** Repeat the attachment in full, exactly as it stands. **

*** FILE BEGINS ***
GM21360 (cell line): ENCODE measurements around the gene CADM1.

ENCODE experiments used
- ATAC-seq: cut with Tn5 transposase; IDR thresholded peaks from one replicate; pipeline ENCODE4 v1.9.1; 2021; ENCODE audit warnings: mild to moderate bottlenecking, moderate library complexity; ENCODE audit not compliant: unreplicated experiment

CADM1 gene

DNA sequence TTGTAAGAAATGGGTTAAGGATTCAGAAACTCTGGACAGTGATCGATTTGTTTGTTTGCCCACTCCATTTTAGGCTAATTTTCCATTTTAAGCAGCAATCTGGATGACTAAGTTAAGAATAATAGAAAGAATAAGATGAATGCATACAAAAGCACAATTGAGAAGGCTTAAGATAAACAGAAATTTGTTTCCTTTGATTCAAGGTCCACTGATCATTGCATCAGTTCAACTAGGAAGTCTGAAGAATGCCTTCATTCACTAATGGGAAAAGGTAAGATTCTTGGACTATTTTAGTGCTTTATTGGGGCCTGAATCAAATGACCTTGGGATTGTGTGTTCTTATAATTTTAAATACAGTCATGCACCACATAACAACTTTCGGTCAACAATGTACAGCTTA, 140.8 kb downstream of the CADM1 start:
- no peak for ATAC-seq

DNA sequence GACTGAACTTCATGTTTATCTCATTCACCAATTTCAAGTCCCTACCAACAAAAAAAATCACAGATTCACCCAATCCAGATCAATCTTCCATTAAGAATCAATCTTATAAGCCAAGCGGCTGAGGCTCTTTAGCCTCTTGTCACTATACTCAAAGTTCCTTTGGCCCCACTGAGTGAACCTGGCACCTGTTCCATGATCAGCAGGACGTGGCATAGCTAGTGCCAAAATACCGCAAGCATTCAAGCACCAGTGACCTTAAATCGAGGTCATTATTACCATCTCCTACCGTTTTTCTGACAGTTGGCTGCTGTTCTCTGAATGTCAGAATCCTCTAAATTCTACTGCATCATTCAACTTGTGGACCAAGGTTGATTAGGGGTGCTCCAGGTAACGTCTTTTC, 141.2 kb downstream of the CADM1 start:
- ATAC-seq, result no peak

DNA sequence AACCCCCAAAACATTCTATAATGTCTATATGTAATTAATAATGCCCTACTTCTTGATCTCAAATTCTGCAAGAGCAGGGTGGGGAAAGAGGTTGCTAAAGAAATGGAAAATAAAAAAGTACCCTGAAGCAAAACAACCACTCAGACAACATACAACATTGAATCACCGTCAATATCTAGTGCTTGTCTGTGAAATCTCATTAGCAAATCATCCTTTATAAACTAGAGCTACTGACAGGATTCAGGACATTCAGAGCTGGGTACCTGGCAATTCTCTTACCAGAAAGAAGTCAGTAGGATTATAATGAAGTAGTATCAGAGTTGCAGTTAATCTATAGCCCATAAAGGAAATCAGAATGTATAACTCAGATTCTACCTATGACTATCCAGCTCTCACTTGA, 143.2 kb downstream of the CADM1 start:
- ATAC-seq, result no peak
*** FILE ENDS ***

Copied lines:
GM21360 (cell line): ENCODE measurements around the gene CADM1.

ENCODE experiments used
- ATAC-seq: cut with Tn5 transposase; IDR thresholded peaks from one replicate; pipeline ENCODE4 v1.9.1; 2021; ENCODE audit warnings: mild to moderate bottlenecking, moderate library complexity; ENCODE audit not compliant: unreplicated experiment

CADM1 gene

DNA sequence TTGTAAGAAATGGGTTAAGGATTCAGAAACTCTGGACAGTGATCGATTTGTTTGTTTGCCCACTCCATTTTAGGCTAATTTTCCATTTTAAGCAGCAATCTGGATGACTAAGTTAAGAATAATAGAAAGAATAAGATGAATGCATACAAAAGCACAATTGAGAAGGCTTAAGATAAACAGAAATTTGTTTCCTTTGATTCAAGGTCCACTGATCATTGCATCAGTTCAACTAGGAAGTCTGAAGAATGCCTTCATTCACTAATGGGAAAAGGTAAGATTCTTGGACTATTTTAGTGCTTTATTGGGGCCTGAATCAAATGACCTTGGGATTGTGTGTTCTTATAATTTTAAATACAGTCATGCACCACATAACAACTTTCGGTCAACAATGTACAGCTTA, 140.8 kb downstream of the CADM1 start:
- no peak for ATAC-seq

DNA sequence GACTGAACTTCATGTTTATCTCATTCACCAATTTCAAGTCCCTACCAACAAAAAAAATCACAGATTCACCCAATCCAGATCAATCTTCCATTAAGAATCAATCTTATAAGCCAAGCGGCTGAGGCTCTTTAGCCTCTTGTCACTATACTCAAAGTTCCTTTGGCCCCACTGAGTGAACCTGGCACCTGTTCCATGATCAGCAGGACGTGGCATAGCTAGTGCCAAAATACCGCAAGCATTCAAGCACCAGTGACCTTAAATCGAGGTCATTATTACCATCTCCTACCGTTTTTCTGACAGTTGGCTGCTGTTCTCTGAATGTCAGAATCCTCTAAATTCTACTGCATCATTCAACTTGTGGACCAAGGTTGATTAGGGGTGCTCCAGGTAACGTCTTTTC, 141.2 kb downstream of the CADM1 start:
- ATAC-seq, result no peak

DNA sequence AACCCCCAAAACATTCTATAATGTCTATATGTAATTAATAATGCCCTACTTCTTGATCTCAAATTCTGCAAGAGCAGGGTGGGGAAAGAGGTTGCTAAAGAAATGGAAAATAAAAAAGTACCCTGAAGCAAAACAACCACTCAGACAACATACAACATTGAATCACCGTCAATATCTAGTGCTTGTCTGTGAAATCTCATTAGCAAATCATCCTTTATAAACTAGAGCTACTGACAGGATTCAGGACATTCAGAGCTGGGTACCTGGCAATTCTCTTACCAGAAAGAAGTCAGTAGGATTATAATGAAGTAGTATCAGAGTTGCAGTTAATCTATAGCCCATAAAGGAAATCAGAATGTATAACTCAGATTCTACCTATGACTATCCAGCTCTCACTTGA, 143.2 kb downstream of the CADM1 start:
- ATAC-seq, result no peak